Protecting property is a growing concern for many people these days. We live in a society of what can sometimes be extremely complicated family circumstances, with children from different marriages and relationships.
By making a Will, incorporating a protective property clause, you can make sure any new spouse or civil partner is provided for, along with any children from a previous marriage.
Most couples own property jointly – as beneficial joint tenants. When the first owner dies, the property automatically passes to the survivor outside the terms of your Will. If the survivor then forms a new relationship, remarries, or if they need assistance with their care, the whole of the property is taken into account. This could mean that children from a previous marriage or relationship will lose out, or that the whole of the property can be taken into account for the purpose of funding care costs.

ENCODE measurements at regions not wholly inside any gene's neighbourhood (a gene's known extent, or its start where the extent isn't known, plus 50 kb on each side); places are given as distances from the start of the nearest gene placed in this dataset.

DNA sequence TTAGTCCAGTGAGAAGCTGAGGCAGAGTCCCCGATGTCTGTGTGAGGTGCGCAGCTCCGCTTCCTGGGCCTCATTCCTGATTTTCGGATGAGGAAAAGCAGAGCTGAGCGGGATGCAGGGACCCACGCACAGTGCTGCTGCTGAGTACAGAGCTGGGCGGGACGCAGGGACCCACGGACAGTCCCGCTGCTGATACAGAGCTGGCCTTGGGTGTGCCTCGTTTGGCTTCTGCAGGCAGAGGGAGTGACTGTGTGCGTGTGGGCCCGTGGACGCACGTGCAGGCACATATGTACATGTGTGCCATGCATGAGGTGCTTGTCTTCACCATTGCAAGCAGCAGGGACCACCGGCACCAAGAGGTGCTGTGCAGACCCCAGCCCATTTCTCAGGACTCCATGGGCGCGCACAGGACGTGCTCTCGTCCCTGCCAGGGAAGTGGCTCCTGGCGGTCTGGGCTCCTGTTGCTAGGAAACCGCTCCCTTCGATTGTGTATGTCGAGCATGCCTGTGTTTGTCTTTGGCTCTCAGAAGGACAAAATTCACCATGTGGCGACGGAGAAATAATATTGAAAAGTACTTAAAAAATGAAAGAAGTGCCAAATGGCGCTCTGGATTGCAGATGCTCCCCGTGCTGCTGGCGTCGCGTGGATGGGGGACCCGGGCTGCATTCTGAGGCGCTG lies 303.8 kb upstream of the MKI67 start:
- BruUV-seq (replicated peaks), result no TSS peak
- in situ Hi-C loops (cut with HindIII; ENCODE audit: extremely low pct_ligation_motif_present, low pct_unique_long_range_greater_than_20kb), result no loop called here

By changing the way in which you hold the property, to that of tenants in common in equal shares, you can protect your share in the property. By signing a Declaration of Severance, you continue to hold the legal title to the property jointly, so you can sell or re-mortgage it, but you define your own share in the property. When you pass away, your share of the property does not pass to the survivor but instead passes under the terms of your Will. Your Will would then grant a right to the survivor to continue living in your property when you pass away. The survivor is not therefore entitled to the capital from your share of the property so it cannot be given away by them, nor can it be used for the purposes of meeting their care needs.
If you would like more information, or would like to make an appointment, please contact Vicky Sladdin or Rachel Towle in our Wills and Probate Team on 01302 320621 or email email@example.com